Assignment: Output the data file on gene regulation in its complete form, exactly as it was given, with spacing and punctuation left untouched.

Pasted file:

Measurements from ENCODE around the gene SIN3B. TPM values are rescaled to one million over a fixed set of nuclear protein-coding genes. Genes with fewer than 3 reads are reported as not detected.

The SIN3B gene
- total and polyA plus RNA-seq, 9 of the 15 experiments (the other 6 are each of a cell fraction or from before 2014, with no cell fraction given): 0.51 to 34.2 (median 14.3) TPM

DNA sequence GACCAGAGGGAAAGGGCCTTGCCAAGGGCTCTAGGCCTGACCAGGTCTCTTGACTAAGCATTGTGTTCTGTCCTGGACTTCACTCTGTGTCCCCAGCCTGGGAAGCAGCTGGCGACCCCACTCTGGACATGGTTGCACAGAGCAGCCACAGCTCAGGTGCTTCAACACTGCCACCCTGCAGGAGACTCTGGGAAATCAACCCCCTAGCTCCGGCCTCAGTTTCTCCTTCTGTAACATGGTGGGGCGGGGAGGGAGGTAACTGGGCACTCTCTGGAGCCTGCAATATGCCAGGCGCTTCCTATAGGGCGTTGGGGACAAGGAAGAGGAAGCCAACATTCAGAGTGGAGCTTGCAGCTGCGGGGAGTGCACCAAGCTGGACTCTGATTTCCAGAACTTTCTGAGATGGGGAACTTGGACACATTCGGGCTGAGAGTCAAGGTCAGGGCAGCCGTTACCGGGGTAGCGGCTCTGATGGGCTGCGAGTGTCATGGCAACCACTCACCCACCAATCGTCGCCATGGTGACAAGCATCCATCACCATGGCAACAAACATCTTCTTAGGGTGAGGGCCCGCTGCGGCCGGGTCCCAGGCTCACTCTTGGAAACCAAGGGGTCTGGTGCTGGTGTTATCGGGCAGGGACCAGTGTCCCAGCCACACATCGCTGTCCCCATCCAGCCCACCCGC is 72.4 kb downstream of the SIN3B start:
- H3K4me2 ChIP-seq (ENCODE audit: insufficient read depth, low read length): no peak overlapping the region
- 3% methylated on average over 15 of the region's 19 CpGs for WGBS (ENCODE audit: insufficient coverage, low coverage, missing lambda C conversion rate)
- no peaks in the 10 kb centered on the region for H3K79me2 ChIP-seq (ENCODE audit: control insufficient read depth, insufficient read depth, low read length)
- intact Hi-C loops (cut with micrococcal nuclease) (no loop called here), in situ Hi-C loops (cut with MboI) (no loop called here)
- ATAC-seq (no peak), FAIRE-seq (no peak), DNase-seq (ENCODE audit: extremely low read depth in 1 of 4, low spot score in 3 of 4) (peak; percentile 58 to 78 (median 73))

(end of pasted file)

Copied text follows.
Measurements from ENCODE around the gene SIN3B. TPM values are rescaled to one million over a fixed set of nuclear protein-coding genes. Genes with fewer than 3 reads are reported as not detected.

The SIN3B gene
- total and polyA plus RNA-seq, 9 of the 15 experiments (the other 6 are each of a cell fraction or from before 2014, with no cell fraction given): 0.51 to 34.2 (median 14.3) TPM

DNA sequence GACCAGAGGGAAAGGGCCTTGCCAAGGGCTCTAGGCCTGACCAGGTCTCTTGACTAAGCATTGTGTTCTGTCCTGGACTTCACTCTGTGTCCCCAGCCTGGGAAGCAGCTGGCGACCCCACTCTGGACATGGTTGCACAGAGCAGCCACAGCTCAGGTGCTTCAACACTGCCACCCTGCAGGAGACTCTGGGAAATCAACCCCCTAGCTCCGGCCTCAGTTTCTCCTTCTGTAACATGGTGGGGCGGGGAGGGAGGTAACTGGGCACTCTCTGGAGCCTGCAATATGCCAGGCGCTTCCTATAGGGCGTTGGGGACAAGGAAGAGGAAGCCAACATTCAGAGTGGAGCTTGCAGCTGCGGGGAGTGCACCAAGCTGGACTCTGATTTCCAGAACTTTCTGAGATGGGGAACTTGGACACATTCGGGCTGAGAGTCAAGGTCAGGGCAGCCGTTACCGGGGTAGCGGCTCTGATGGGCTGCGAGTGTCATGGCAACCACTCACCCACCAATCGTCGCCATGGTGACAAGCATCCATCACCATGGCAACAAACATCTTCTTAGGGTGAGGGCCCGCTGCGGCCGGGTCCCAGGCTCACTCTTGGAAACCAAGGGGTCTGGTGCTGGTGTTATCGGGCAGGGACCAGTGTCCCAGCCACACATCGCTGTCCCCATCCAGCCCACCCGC is 72.4 kb downstream of the SIN3B start:
- H3K4me2 ChIP-seq (ENCODE audit: insufficient read depth, low read length): no peak overlapping the region
- 3% methylated on average over 15 of the region's 19 CpGs for WGBS (ENCODE audit: insufficient coverage, low coverage, missing lambda C conversion rate)
- no peaks in the 10 kb centered on the region for H3K79me2 ChIP-seq (ENCODE audit: control insufficient read depth, insufficient read depth, low read length)
- intact Hi-C loops (cut with micrococcal nuclease) (no loop called here), in situ Hi-C loops (cut with MboI) (no loop called here)
- ATAC-seq (no peak), FAIRE-seq (no peak), DNase-seq (ENCODE audit: extremely low read depth in 1 of 4, low spot score in 3 of 4) (peak; percentile 58 to 78 (median 73))